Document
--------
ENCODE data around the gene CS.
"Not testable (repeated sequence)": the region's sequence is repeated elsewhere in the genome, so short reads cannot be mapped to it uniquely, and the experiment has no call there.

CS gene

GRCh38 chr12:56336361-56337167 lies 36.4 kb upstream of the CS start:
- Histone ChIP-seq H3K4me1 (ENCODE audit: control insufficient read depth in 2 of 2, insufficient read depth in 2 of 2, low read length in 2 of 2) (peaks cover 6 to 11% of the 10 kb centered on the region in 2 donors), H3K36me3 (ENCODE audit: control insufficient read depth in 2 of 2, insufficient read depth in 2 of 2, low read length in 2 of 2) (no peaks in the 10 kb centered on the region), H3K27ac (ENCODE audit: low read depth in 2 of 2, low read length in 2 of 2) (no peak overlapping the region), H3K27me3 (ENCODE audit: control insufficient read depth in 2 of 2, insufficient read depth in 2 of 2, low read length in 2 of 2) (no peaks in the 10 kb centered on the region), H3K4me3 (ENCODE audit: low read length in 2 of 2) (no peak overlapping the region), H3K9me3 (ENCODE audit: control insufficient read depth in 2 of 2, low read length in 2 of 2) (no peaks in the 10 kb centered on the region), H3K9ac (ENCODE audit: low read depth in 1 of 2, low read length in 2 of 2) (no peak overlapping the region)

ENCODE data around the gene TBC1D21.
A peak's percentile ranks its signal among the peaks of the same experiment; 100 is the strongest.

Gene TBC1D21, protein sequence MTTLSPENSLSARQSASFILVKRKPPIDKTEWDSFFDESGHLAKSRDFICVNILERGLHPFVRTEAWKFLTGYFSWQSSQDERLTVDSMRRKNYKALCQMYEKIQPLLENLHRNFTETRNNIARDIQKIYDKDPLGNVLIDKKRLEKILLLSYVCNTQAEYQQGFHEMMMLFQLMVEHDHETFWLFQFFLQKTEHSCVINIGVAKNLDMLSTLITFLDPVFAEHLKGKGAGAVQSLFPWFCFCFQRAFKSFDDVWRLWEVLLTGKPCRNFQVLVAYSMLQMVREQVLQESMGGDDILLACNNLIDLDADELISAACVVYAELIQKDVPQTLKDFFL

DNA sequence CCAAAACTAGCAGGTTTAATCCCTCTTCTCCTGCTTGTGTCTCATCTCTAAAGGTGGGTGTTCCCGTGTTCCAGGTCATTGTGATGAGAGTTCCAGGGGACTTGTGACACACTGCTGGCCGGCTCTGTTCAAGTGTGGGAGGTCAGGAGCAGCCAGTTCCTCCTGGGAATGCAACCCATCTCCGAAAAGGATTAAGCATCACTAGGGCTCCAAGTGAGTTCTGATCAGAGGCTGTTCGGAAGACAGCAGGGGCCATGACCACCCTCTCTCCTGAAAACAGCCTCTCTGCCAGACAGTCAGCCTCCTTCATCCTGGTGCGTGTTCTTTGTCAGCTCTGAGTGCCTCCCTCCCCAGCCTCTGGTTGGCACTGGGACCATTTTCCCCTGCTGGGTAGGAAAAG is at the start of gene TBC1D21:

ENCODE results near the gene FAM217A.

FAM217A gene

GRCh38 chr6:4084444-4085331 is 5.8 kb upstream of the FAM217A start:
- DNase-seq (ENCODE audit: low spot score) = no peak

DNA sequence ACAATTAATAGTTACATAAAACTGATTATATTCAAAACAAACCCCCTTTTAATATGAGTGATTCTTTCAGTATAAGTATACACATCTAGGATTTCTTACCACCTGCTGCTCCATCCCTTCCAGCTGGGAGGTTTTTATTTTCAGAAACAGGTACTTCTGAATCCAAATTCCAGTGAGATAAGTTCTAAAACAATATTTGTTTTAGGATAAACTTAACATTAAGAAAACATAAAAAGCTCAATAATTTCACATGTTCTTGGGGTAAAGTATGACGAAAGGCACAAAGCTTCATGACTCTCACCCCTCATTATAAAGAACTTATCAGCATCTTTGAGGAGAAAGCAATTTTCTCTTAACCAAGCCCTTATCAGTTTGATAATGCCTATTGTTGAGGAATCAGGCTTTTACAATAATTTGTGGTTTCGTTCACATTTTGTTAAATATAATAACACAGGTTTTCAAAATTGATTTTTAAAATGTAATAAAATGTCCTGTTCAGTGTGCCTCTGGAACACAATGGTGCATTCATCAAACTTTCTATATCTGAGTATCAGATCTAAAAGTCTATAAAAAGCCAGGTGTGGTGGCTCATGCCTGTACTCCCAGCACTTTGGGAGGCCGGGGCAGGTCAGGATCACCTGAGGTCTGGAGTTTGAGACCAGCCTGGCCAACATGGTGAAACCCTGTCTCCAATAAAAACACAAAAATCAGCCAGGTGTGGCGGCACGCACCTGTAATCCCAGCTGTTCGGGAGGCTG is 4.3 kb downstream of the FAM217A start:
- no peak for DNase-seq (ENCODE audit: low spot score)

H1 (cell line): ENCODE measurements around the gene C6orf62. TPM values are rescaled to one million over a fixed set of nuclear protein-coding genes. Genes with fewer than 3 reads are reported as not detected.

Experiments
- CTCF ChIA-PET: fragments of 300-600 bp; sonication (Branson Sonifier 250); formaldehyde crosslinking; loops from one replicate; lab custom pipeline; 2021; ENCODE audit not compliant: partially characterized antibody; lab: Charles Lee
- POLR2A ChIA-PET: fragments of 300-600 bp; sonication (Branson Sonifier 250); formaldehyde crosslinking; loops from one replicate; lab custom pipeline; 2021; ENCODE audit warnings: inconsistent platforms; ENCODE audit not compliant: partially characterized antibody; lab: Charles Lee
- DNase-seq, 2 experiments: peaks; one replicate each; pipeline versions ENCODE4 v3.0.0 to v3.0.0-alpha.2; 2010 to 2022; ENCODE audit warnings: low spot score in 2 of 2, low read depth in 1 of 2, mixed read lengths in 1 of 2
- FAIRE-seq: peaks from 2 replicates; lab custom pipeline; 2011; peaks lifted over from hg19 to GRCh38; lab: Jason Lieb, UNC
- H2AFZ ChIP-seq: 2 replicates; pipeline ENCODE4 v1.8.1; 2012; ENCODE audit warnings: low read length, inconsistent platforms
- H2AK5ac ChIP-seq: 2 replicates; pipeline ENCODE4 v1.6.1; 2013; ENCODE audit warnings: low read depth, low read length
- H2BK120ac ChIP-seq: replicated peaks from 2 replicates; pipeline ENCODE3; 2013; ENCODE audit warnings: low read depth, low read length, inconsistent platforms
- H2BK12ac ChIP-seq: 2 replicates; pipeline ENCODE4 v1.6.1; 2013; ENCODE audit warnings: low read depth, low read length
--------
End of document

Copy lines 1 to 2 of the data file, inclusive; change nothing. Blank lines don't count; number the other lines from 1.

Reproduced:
ENCODE data around the gene CS.
"Not testable (repeated sequence)": the region's sequence is repeated elsewhere in the genome, so short reads cannot be mapped to it uniquely, and the experiment has no call there.